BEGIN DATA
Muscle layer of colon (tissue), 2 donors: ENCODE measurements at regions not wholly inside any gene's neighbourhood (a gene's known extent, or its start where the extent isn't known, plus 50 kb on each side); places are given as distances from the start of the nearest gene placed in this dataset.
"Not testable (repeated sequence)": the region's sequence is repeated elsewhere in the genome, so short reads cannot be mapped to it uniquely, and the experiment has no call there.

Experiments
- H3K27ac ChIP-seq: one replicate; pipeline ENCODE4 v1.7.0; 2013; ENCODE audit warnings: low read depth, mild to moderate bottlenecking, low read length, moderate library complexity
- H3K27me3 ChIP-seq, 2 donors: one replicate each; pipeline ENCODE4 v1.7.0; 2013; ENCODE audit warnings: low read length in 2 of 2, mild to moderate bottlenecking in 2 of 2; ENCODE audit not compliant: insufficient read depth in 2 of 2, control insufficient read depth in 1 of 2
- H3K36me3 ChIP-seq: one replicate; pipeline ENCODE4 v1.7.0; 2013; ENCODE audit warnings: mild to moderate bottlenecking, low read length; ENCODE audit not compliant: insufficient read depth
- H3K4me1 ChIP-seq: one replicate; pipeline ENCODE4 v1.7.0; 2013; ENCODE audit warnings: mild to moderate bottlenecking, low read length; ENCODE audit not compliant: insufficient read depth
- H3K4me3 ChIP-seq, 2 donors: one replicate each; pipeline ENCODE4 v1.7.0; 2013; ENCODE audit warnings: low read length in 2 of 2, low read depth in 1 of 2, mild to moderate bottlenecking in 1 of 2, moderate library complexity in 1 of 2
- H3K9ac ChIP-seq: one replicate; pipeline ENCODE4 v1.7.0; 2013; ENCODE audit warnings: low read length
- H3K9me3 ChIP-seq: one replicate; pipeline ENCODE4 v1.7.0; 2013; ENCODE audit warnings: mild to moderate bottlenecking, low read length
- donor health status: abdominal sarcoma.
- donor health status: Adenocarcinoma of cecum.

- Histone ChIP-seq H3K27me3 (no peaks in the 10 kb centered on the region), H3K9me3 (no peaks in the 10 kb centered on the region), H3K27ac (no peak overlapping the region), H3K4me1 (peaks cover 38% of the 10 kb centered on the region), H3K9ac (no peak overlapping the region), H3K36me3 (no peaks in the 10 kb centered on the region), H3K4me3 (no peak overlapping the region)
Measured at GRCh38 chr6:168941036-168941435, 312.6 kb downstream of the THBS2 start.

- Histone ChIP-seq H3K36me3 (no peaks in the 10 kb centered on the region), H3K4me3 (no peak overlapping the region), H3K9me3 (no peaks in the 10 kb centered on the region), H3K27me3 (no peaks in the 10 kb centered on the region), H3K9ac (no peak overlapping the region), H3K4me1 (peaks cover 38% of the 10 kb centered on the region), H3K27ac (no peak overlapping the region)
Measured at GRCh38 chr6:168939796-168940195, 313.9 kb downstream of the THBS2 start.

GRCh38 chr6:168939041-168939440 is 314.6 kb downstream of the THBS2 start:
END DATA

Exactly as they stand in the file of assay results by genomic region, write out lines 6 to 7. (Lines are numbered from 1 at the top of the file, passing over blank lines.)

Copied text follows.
- H3K36me3 ChIP-seq: one replicate; pipeline ENCODE4 v1.7.0; 2013; ENCODE audit warnings: mild to moderate bottlenecking, low read length; ENCODE audit not compliant: insufficient read depth
- H3K4me1 ChIP-seq: one replicate; pipeline ENCODE4 v1.7.0; 2013; ENCODE audit warnings: mild to moderate bottlenecking, low read length; ENCODE audit not compliant: insufficient read depth